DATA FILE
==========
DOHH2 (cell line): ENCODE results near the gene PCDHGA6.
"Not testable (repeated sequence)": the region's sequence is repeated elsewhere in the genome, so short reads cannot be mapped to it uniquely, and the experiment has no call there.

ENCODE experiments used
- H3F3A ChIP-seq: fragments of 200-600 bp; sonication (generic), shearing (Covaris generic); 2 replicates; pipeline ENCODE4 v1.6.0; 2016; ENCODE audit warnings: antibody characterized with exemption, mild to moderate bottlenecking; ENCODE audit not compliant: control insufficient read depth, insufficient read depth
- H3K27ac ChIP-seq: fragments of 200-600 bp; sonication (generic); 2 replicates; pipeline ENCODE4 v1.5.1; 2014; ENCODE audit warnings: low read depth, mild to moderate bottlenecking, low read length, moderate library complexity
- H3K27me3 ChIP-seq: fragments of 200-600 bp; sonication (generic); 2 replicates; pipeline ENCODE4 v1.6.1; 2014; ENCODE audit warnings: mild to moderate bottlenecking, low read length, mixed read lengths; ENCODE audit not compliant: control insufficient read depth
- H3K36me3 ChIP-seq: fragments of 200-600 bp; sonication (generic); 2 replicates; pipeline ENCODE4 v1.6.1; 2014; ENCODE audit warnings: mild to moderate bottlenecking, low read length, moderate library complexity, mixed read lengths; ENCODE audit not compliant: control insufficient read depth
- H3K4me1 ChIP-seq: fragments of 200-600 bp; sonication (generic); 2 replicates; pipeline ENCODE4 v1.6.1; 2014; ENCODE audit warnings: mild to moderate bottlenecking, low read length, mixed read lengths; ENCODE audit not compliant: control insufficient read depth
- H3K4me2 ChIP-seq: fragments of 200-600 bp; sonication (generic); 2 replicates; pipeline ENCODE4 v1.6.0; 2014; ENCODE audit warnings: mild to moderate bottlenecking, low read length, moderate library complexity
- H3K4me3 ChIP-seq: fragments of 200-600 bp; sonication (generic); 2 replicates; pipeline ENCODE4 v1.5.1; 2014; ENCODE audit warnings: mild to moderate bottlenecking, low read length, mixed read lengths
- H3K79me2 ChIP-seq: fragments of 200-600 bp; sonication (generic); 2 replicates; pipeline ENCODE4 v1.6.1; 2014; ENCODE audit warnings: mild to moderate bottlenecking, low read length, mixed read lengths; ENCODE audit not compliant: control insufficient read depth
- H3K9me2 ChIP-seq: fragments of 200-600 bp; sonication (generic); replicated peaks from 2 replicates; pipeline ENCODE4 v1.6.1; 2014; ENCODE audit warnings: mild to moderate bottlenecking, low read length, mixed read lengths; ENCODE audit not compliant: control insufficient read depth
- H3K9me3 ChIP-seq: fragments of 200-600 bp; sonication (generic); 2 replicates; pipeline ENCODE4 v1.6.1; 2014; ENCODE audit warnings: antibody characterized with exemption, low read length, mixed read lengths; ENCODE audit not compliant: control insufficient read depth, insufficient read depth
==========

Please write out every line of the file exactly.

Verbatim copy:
DOHH2 (cell line): ENCODE results near the gene PCDHGA6.
"Not testable (repeated sequence)": the region's sequence is repeated elsewhere in the genome, so short reads cannot be mapped to it uniquely, and the experiment has no call there.

ENCODE experiments used
- H3F3A ChIP-seq: fragments of 200-600 bp; sonication (generic), shearing (Covaris generic); 2 replicates; pipeline ENCODE4 v1.6.0; 2016; ENCODE audit warnings: antibody characterized with exemption, mild to moderate bottlenecking; ENCODE audit not compliant: control insufficient read depth, insufficient read depth
- H3K27ac ChIP-seq: fragments of 200-600 bp; sonication (generic); 2 replicates; pipeline ENCODE4 v1.5.1; 2014; ENCODE audit warnings: low read depth, mild to moderate bottlenecking, low read length, moderate library complexity
- H3K27me3 ChIP-seq: fragments of 200-600 bp; sonication (generic); 2 replicates; pipeline ENCODE4 v1.6.1; 2014; ENCODE audit warnings: mild to moderate bottlenecking, low read length, mixed read lengths; ENCODE audit not compliant: control insufficient read depth
- H3K36me3 ChIP-seq: fragments of 200-600 bp; sonication (generic); 2 replicates; pipeline ENCODE4 v1.6.1; 2014; ENCODE audit warnings: mild to moderate bottlenecking, low read length, moderate library complexity, mixed read lengths; ENCODE audit not compliant: control insufficient read depth
- H3K4me1 ChIP-seq: fragments of 200-600 bp; sonication (generic); 2 replicates; pipeline ENCODE4 v1.6.1; 2014; ENCODE audit warnings: mild to moderate bottlenecking, low read length, mixed read lengths; ENCODE audit not compliant: control insufficient read depth
- H3K4me2 ChIP-seq: fragments of 200-600 bp; sonication (generic); 2 replicates; pipeline ENCODE4 v1.6.0; 2014; ENCODE audit warnings: mild to moderate bottlenecking, low read length, moderate library complexity
- H3K4me3 ChIP-seq: fragments of 200-600 bp; sonication (generic); 2 replicates; pipeline ENCODE4 v1.5.1; 2014; ENCODE audit warnings: mild to moderate bottlenecking, low read length, mixed read lengths
- H3K79me2 ChIP-seq: fragments of 200-600 bp; sonication (generic); 2 replicates; pipeline ENCODE4 v1.6.1; 2014; ENCODE audit warnings: mild to moderate bottlenecking, low read length, mixed read lengths; ENCODE audit not compliant: control insufficient read depth
- H3K9me2 ChIP-seq: fragments of 200-600 bp; sonication (generic); replicated peaks from 2 replicates; pipeline ENCODE4 v1.6.1; 2014; ENCODE audit warnings: mild to moderate bottlenecking, low read length, mixed read lengths; ENCODE audit not compliant: control insufficient read depth
- H3K9me3 ChIP-seq: fragments of 200-600 bp; sonication (generic); 2 replicates; pipeline ENCODE4 v1.6.1; 2014; ENCODE audit warnings: antibody characterized with exemption, low read length, mixed read lengths; ENCODE audit not compliant: control insufficient read depth, insufficient read depth